College life can be rough, and pinching corners when it comes to budgeting is to be expected. After all, the ‘poor college kid’ archetype has to come from somewhere, right? Juggling a part-time job and school means that whatever cash you earn should go to where it matters. Thankfully, technology is here to help – here are some apps for the budget-minded student that won’t bust the bank.
In order to properly manage a budget, you need a personal finance tool. Android apps like Expense Manager (free) and My Budget Book (S$3.99) offer you the ability to track expenses on the go. For a fuss-free, expense-tracking software that’s quick to load and a breeze to use, Expense Manager is your go-to tool that’s minimalist, handy and just a pleasure to use.
For the more budget-fussy person, My Budget Book offers you a wealth of tools, such as adding budget categories and subcategories, customized templates, and detailed, graphical overviews of your expenses. You get what you pay for, although Expense Manager is also great at what it does, and it’s free.
For iOS folks, check out Pocket Expense Personal Finance (free) and BUDGT (S$1.28). Pocket Expense lets you track expenses, and even allows you to record paid and unpaid bills (such as your handphone bill, hint hint). It provides a monthly record of expenses and income, and also automatically sums the difference up.
BUDGT does the same job in tracking income and expenses, but it does so with such a beautiful, minimalist interface that tracking expenses becomes a pleasure rather than a chore. It’s easy to glance at the graphical data to get a good sense of your expenses for the day or month.
The free apps mentioned here do their job, and do them well, so the paid alternatives are really just a personal preference.
Carousell (Android, iOS, free)
If you’re a student on a budget, you probably aren’t wading around in cash. Instead of tightening your budget, why not try making some extra cash? Carousell is an app that claims you can “snap, list, sell” within 30 seconds (well, maybe only the snap and list parts) any pre-owned, second-hand, or vintage stuff that you might like to trade for cash.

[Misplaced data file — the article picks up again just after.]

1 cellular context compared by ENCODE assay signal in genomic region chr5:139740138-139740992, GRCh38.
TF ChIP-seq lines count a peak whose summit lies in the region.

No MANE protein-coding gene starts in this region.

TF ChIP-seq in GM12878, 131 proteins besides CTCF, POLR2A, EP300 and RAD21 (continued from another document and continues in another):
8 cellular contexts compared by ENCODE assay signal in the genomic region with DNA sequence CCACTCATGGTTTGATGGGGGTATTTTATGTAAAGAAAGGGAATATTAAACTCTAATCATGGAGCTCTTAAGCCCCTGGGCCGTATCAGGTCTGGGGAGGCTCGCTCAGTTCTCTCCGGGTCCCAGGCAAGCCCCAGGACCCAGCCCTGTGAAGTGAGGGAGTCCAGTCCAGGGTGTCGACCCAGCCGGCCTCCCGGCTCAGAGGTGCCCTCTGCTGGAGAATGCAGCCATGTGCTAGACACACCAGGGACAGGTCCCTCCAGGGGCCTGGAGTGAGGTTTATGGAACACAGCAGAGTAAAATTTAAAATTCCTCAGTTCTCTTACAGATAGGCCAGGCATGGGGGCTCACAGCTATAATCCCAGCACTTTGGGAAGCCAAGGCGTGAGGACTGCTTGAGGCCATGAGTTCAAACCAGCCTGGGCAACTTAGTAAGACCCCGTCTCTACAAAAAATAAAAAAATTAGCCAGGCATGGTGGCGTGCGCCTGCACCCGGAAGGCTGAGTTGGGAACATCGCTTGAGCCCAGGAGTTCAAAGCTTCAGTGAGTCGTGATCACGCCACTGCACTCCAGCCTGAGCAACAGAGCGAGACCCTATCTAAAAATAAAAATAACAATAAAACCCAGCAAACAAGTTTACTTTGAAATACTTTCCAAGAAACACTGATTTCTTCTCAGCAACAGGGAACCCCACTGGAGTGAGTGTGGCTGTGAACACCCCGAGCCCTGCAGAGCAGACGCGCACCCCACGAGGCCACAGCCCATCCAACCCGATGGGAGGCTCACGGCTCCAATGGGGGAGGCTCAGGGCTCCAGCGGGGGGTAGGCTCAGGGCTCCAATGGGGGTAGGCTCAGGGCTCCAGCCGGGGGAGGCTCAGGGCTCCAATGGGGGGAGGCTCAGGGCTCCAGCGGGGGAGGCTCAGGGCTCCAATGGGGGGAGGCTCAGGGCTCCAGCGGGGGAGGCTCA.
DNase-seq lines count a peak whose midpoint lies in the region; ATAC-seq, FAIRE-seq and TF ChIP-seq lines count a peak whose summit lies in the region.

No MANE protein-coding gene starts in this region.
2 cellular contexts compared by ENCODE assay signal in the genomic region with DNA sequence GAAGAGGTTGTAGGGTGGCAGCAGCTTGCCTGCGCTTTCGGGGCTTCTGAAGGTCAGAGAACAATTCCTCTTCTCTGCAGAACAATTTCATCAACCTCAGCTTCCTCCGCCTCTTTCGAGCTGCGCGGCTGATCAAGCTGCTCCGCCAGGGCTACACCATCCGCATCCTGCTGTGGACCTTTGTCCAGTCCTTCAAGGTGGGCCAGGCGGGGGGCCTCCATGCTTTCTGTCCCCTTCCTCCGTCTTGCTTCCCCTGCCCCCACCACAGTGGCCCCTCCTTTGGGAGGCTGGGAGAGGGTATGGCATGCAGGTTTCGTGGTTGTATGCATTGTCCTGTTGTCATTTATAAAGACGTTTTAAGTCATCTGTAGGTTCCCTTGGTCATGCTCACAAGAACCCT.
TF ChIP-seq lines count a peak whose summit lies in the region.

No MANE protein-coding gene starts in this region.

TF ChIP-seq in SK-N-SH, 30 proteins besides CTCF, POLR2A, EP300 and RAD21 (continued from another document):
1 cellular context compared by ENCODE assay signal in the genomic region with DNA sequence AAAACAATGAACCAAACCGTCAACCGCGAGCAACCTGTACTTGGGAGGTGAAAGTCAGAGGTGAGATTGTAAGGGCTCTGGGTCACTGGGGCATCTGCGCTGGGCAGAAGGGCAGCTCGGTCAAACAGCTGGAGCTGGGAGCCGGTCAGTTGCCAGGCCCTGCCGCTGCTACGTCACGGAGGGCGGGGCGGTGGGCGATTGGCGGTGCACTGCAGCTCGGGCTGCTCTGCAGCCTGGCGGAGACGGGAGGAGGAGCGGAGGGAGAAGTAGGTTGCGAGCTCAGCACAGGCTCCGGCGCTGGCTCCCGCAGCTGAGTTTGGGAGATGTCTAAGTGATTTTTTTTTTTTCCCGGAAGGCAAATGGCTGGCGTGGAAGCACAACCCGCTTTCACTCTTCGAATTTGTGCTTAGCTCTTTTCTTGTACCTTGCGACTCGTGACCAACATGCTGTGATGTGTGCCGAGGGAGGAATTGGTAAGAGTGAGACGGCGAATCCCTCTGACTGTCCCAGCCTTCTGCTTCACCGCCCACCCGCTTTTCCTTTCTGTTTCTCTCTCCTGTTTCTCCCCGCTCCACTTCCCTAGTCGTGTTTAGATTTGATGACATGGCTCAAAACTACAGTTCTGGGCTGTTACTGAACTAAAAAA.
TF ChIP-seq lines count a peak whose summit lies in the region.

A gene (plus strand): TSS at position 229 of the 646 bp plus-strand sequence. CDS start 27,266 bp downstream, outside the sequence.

For the student on a budget, a good way to use the app would be to sell off the textbooks, books, or even readings and notes that you would no doubt accumulate during your university years. For the budding artist or craftsman, you might be able to use this local version of popular craft site Etsy to display and sell your wares.
Carousell is a breeze to use, and its snap-and-list function works intuitively well. Just make sure you snap a nice photo to entice buyers! You can also use its share function to spread the word through Facebook, Twitter, and even the Straits Times Classifieds.
*Fun Fact: Carousell is founded by NUS graduates Quek Siu Rui, 25, Lucas Ngoo, 24, and Marcus Tan, 28. Quek and Ngoo met at Silicon Valley via the NUS Overseas College programme, whilst Tan has been Quek’s friend since their polytechnic days.
Deal apps: Groupon (Android, iOS, free), Qoo10 SG (Android, iOS, free)
Why pay retail when you can get potentially insane discounts? Groupon needs no introduction – if enough people support a deal, it goes through and buyers get vouchers for goods and services at rather good deals. The app notifies you of each day’s daily deals, and so you can be sure that you’ll never miss on a good budget deal.
The same goes for the Qoo10 SG app: things often do go on sale, and there are special discounts and deals to be had every day. Mobile users also get special deals and discount coupons if they make an order through the app. Sure, the app and website could do with a little less clutter, but as long as you get your deals on a budget, that counts for something, right?